In other words, we each have right on our side, and we won't get bogged down in who did what first to whom. We stipulate that both peoples are victims.
                    MOISHE
And, we must admit that we both besmirched our causes, committed war crimes, went a little crazy in our zeal. Lost our way.
                   HESHIM
Yes, it’s true. But at least for purposes of this negotiation, we will stipulate that old history doesn’t count. We can't totally ignore it, but it will rest at the side of the table. There, but silent. Agreed?
                   MOISHE
Agreed.
(Silence. MOISHE is eating a tangerine and suddenly starts choking on pulp caught in his throat. HE eventually can’t breathe and is clearly in distress. HESHIM comes up behind him and performs the Heimlich maneuver. The obstruction pops out of his mouth.)
                   MOISHE
(drinking some water) Thank you, Heshim. I couldn’t breathe. Thank you, my friend. 
                   HESHIM
I would have done it anyway. But I also owed you a big one, for getting my teenage son released from that Israeli prison.
                   MOISHE
I was happy to be able to help, Heshim. No problem. Our peoples are kind of cousins, after all... (They are almost overcome by emotion. They raise their water glasses in a silent toast.)
                   MOISHE
So. Let's get down to the stickier subjects. I've got an idea: You choose a subject for our side to press on, and I'll do the same for you.
                   HESHIM
Interesting format. OK, here goes: Recognition of the State of Israel.
                   MOISHE
No starting off small; you went right to the heart of our most fervent wish.
                   HESHIM
And my solution to this matter is: We solve the other issues and recognition of Israel's right to exist follows automatically.
                   MOISHE
That's kicking the can down the road, but OK for now. I'll choose for you: Getting rid of the Jewish settlements in the West Bank, Gaza and East Jerusalem so that the new state of Palestine will be viable.  
                   HESHIM
That's the one. 
                   MOISHE
And how do you suggest we resolve the issue?
                   HESHIM
You know that being an occupying power is a political and military pain in the...touchas (indicating his butt; MOISHE pokes HESHIM playfully at his use of the word) not worth holding onto by force. The way out: Israel will withdraw from all settlements on Palestinian land, back to its pre-1967 borders.
                   MOISHE
A few settlements overlap into Palestinian lands, and those boundaries might have to be adjusted a bit. Otherwise, I think that if we gain security and recognition and the rocket and suicide-bomb attacks are officially forbidden, we can agree to that kind of pullback. It won't be easy; some of our fundamentalist settlers are crazed -- like some of your hotheads -- and will resist being moved with force.
                   HESHIM
But you have precedent on your side. Your police and army moved your wild-eyed, violent settlers out of their villages previously in Gaza and elsewhere. You can do it again.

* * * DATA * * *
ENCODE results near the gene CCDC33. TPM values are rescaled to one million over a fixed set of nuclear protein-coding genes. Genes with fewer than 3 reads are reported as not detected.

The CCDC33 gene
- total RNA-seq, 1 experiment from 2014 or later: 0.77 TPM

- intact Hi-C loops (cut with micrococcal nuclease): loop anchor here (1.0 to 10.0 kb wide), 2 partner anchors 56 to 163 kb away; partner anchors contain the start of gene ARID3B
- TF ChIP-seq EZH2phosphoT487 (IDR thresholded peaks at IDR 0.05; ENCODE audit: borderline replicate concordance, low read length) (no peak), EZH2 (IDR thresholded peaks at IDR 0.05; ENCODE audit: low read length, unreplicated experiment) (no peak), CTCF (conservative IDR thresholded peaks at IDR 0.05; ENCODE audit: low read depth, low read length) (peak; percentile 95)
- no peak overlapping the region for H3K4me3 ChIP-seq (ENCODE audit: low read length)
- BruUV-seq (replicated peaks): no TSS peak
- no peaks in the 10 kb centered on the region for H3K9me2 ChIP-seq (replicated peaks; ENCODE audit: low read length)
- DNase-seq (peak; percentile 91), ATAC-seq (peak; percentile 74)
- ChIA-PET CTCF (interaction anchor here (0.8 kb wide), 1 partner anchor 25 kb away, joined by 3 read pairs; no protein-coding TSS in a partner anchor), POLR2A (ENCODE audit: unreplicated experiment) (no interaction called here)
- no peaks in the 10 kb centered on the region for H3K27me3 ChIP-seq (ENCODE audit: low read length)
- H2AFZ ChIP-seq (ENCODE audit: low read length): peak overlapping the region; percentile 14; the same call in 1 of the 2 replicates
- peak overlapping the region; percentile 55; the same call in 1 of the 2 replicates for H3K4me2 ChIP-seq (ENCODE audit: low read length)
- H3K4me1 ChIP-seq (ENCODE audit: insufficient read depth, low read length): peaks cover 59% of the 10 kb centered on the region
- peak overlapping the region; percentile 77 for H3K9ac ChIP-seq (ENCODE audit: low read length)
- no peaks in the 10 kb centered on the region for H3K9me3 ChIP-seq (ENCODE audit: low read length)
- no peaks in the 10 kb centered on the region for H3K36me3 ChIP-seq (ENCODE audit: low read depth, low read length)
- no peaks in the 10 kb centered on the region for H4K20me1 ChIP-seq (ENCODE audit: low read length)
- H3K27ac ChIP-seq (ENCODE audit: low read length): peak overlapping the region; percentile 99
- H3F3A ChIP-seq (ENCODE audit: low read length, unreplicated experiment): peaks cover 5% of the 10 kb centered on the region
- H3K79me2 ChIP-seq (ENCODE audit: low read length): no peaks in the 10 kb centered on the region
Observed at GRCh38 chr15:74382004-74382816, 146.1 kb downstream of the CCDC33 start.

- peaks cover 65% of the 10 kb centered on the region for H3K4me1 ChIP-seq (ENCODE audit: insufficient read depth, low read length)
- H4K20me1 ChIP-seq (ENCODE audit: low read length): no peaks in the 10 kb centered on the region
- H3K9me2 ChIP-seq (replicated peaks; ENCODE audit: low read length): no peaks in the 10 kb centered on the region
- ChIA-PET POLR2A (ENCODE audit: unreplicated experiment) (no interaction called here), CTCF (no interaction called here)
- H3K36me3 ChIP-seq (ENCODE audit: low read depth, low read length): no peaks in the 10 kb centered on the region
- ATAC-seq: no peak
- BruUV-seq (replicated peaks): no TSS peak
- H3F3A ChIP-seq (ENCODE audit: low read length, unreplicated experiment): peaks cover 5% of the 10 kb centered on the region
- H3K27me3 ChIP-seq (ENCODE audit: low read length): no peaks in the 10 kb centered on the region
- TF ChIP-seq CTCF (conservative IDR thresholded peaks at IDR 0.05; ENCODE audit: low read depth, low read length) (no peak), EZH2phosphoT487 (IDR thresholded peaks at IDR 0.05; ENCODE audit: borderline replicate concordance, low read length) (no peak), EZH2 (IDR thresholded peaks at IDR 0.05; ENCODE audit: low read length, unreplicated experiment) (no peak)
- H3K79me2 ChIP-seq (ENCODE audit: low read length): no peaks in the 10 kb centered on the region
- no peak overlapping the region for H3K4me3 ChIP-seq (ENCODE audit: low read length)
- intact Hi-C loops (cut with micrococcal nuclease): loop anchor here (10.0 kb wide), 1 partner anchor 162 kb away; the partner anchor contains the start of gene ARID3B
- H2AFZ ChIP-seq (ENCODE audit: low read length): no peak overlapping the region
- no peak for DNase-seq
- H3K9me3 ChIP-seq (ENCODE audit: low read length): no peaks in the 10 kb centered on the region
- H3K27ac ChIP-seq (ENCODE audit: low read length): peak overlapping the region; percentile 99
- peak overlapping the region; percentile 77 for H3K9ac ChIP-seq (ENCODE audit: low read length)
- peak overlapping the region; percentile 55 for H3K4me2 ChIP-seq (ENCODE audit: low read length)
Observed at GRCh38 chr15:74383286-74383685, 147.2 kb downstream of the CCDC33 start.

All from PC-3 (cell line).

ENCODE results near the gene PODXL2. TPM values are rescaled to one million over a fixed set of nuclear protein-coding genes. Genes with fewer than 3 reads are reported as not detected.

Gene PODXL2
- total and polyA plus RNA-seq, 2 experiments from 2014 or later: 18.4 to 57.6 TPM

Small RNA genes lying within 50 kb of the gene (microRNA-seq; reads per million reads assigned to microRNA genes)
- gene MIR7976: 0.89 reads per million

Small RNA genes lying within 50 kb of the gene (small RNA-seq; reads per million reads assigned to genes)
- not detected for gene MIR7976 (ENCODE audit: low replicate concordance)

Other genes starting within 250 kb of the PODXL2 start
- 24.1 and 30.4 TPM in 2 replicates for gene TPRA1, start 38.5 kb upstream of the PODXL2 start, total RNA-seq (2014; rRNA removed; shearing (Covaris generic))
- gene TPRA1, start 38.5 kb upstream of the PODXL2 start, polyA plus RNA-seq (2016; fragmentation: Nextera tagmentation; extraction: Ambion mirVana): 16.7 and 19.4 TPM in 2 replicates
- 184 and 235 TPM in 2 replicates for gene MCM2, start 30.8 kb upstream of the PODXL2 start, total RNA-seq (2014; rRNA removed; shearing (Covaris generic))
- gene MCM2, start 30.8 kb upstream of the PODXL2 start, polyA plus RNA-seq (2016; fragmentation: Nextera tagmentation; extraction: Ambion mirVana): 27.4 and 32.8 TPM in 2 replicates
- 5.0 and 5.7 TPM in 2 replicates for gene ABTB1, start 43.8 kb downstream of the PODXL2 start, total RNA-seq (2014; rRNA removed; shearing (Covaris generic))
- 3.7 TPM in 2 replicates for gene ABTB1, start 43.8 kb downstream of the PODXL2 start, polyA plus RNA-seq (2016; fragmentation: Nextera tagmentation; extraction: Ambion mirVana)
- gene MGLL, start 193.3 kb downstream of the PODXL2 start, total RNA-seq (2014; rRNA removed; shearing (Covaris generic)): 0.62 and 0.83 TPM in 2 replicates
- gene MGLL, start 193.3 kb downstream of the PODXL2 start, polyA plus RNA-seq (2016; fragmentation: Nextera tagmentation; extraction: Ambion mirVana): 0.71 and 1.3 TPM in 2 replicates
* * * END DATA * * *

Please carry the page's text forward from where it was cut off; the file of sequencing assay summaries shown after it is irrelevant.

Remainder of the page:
MOISHE
Yes, I believe so. But that raises a vital issue: How do we deal with those who will oppose a peace settlement? In each of our societies, there are individuals and factions who do not want peace, who do not want compromise, who would rather try to exterminate the other side.
                   HESHIM
We must stipulate again: Yes, there will be acts of violence by factions and individuals against the other side. We must agree to proceed anyway, using our criminal courts for those violent ones but basically playing down their occasional suicide-bomb or rocket or assassination.
                   MOISHE
It's not going to happen easily, but (slaps the table) Agreed.
                   HESHIM
Jerusalem and “right of return” to their ancestral land. 
                   MOISHE
We allow some Palestinians to return to their ancient homes, for symbolic reasons, but we pay a handsome real-estate price to the rest of the claimants.
                   HESHIM
(as each man says the word “Agreed,” he slaps the table) Agreed. Jerusalem? It becomes an international city, run by a United Nations commission, with an advisory council composed of leaders from the three great religions in the region.
                   MOISHE
Agreed.
                   HESHIM
Jobs.
                   MOISHE
Once there is peace, Palestinian workers can come and go.
                   HESHIM
Agreed. We’ll also be creating infrastructure jobs in our own country. We could use Israeli help and support.
                   MOISHE
Can be arranged. Water?
                    HESHIM
Share the freshwater and build more nanotechnology desalinization plants within both countries.
                   MOISHE
Done.
                   HESHIM
And done. 
                   MOISHE
You know, each of these issues was settled in principle, piecemeal, over many years -- at Camp David, Madrid, Oslo.
                   HESHIM
But here we are now, and with this treaty you and I are about to actually launch them all into existence.
(Pause. THEY both look at each other, energized and exhausted, joyous and frightened by the enormity of what lies ahead. They shake hands formally.)
                   MOISHE
Heshim?
                   HESHIM
Moishe.

(As friends, THEY ritually exchange the three kisses on the cheeks, then realize that’s too formal and give each other genuine bear hugs.)
                   BOTH
Why couldn’t we have done this while you and I were still alive?
(THEY turn and face the audience. Slow fade to black. End of play.) #
*Staged Reading first presented by The Playwrights' Lab at 2010 Writers With Attitude Festival, Throckmorton Theatre, Milll Valley, CA. Copyright 2010 by the author.